Requests for comment from SFPD and Mayor Edwin Lee went unanswered.The SF Department of Homelessness and Supportive Housing spoke briefly with Streetsblog and has not yet given an official statement on the matter. Streetsblog will update this story as responses come in.

“I definitely sympathize for the homeless, but one of the few pieces of completely protected bike infrastructure in the city doesn’t seem like the right way to accommodate them. Any suggestions beyond calling the police every day? Is it worth contacting SFMTA, the mayor, anybody?” asked Crosby, in his email to Streetsblog.

On those questions, Streetsblog would like to hear from its readers. Let us know what you think below.

  • RichLL

    This pits two of San Francisco’s poster children for progressive politics against each other – cyclists and the homeless.

    Who will win? Who can say? Whose side will Campos take? When will Peskin still his snout into the trough? Just get some popcorn and enjoy the show!

  • Luke

    I bike through here twice a day and the problem has gotten progressively worse over the past year. A colleague of mine who also rides her bike through the area daily has stopped taking the bike path and started riding with traffic though the area because she feels unsafe. Having had several near run-ins along that bike path myself, I really can’t blame her, as the area feels especially unsafe after dark. What does it say about our City that our cyclists feel safer riding with cars at freeway-like speeds than they do riding through a designated bike path?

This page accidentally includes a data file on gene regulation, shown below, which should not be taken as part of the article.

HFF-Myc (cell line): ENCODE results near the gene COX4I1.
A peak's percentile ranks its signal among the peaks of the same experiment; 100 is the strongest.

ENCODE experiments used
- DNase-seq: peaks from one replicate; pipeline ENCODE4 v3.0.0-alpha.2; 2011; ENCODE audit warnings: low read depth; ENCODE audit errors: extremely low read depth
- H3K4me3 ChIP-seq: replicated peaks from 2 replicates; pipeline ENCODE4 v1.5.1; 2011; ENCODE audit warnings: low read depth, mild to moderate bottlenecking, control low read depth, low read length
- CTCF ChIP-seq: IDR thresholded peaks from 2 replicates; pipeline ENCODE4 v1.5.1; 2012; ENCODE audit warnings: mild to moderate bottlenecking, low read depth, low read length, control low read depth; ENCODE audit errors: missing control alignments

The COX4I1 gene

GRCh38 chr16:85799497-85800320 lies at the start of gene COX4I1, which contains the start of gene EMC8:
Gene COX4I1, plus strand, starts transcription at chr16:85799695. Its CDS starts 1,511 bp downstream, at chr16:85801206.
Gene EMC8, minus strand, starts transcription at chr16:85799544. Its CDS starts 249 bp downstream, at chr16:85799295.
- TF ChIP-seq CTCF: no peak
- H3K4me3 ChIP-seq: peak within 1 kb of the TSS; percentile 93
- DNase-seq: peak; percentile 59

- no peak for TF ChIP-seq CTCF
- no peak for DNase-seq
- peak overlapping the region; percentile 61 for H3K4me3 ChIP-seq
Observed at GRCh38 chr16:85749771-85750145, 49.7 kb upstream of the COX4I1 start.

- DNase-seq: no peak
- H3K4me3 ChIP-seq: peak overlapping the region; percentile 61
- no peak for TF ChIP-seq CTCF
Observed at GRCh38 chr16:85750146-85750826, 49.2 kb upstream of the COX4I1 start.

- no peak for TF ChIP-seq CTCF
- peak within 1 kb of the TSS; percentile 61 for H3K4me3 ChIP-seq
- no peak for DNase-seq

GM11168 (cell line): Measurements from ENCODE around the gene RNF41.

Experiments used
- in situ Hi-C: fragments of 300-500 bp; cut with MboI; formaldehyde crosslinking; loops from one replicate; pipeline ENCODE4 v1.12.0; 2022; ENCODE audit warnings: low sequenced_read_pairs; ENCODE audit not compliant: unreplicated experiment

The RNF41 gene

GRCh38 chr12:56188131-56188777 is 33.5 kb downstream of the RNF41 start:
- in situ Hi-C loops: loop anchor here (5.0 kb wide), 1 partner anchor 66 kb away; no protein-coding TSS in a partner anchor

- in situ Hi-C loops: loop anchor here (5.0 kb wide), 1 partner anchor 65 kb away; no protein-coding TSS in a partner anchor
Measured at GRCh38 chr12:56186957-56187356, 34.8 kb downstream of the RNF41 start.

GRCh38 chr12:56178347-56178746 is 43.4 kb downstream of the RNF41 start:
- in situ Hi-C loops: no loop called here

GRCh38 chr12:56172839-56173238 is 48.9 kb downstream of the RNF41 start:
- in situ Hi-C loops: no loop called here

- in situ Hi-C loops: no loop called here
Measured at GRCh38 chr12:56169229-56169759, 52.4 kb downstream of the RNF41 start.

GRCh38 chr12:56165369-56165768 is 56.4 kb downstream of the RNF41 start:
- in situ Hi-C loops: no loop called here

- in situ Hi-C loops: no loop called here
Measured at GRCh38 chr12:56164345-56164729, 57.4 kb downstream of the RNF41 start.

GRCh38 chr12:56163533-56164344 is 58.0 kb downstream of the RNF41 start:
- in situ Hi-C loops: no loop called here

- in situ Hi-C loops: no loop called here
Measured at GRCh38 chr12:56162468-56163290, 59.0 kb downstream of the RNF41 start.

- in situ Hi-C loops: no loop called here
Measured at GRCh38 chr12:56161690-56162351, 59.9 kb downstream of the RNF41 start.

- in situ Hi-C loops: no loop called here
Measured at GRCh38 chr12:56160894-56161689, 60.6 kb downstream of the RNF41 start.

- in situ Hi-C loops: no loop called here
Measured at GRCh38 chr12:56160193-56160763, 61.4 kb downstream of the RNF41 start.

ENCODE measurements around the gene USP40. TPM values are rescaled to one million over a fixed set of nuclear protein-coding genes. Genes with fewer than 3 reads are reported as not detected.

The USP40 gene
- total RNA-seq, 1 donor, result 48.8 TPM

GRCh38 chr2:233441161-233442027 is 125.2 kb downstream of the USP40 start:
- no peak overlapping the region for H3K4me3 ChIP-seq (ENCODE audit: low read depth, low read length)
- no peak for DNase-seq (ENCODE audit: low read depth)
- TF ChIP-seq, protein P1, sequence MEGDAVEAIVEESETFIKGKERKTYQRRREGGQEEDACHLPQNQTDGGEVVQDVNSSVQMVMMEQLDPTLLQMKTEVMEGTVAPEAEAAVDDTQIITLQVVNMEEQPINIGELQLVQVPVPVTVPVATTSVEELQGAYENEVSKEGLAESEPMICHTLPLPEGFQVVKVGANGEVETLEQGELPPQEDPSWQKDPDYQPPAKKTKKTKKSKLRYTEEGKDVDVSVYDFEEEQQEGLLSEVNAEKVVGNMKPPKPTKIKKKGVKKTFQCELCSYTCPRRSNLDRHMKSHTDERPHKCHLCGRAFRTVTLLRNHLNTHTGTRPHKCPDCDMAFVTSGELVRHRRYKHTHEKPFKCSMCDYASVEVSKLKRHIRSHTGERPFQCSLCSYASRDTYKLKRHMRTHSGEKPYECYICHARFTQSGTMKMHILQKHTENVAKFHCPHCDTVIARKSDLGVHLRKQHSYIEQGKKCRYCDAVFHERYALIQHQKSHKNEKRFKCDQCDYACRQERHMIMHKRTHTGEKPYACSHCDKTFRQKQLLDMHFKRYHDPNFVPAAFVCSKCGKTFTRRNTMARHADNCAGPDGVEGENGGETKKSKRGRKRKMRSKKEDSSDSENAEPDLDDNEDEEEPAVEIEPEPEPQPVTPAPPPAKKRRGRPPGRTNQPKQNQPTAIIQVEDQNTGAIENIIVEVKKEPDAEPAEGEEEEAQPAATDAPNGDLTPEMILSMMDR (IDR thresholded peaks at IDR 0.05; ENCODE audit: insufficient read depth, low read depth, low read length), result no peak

• ZA_SF

    Streetsblog, you may also want to inquire with Caltrans District 4 about what their plans are for this area and the homeless.

    http://www.dot.ca.gov/d4/

  • ZA_SF

    A few observations to share:
    Since I live near this area, and have for 15 years, I can attest that:

    1. The homeless population under and in the Hairball has been worse (during the Superbowl City in particular), with dozens of tents and easily 40+ people crowded away from the seasonal rain. The current population is back to about “average.” Gavin Newsom’s Mayorship saw the only protracted period with *no one* living in and under the Hairball.

    2. The homeless encampments extend all along the Caltrans right-of-way, to the green embankments above and below 101.

    3. Caltrans maintenance workers (with CHP security) now periodically (once a quarter?) clear the extended green embankment along Holladay Avenue, and repaint (over graffiti) the pedestrian bridge over 101 every 3rd year. The encampments near Cesar Chavez appear to get a SF DPW response periodically.

    I don’t know what “the” solution is, but Newsom’s Care Not Cash bundle of responses really did work for this area, and sustained success for years after periods of intervention. Still, the nature of the homeless population in the area has changed since then – more tents (instead of lean-tos), more lived-in vehicles, more families, newer arrivals (instead of chronic homeless, thanks Great Recession), and more frequent displacement (Ed Lee’s whack-a-mole).